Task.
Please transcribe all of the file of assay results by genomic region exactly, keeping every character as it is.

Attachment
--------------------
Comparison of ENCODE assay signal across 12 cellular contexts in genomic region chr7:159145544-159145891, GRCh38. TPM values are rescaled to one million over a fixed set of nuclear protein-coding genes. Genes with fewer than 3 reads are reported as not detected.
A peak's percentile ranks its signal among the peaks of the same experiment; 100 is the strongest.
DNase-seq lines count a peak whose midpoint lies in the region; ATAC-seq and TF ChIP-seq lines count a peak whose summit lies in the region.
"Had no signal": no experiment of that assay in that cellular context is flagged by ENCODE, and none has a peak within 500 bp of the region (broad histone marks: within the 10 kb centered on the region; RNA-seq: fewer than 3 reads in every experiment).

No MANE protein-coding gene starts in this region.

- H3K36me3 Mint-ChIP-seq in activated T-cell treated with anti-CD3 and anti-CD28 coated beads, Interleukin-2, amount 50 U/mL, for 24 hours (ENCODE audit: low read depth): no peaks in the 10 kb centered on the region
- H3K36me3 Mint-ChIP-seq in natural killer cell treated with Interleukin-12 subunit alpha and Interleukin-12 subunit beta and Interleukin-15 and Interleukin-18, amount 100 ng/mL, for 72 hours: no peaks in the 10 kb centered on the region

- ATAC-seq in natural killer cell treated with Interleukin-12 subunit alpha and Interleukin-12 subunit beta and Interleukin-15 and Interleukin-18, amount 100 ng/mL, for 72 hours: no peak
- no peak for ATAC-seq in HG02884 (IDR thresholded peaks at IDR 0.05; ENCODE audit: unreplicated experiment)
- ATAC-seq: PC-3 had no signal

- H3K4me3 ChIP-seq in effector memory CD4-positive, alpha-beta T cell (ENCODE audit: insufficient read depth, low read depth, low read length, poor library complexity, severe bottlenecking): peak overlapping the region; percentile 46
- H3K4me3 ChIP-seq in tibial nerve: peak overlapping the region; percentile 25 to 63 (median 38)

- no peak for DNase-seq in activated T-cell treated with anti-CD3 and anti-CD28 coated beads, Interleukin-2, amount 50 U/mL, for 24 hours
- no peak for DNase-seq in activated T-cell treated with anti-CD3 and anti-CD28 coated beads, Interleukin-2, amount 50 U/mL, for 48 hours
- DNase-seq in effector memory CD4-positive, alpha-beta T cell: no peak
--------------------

Comparison of ENCODE assay signal across 12 cellular contexts in genomic region chr7:159145544-159145891, GRCh38. TPM values are rescaled to one million over a fixed set of nuclear protein-coding genes. Genes with fewer than 3 reads are reported as not detected.
A peak's percentile ranks its signal among the peaks of the same experiment; 100 is the strongest.
DNase-seq lines count a peak whose midpoint lies in the region; ATAC-seq and TF ChIP-seq lines count a peak whose summit lies in the region.
"Had no signal": no experiment of that assay in that cellular context is flagged by ENCODE, and none has a peak within 500 bp of the region (broad histone marks: within the 10 kb centered on the region; RNA-seq: fewer than 3 reads in every experiment).

No MANE protein-coding gene starts in this region.

- H3K36me3 Mint-ChIP-seq in activated T-cell treated with anti-CD3 and anti-CD28 coated beads, Interleukin-2, amount 50 U/mL, for 24 hours (ENCODE audit: low read depth): no peaks in the 10 kb centered on the region
- H3K36me3 Mint-ChIP-seq in natural killer cell treated with Interleukin-12 subunit alpha and Interleukin-12 subunit beta and Interleukin-15 and Interleukin-18, amount 100 ng/mL, for 72 hours: no peaks in the 10 kb centered on the region

- ATAC-seq in natural killer cell treated with Interleukin-12 subunit alpha and Interleukin-12 subunit beta and Interleukin-15 and Interleukin-18, amount 100 ng/mL, for 72 hours: no peak
- no peak for ATAC-seq in HG02884 (IDR thresholded peaks at IDR 0.05; ENCODE audit: unreplicated experiment)
- ATAC-seq: PC-3 had no signal

- H3K4me3 ChIP-seq in effector memory CD4-positive, alpha-beta T cell (ENCODE audit: insufficient read depth, low read depth, low read length, poor library complexity, severe bottlenecking): peak overlapping the region; percentile 46
- H3K4me3 ChIP-seq in tibial nerve: peak overlapping the region; percentile 25 to 63 (median 38)

- no peak for DNase-seq in activated T-cell treated with anti-CD3 and anti-CD28 coated beads, Interleukin-2, amount 50 U/mL, for 24 hours
- no peak for DNase-seq in activated T-cell treated with anti-CD3 and anti-CD28 coated beads, Interleukin-2, amount 50 U/mL, for 48 hours
- DNase-seq in effector memory CD4-positive, alpha-beta T cell: no peak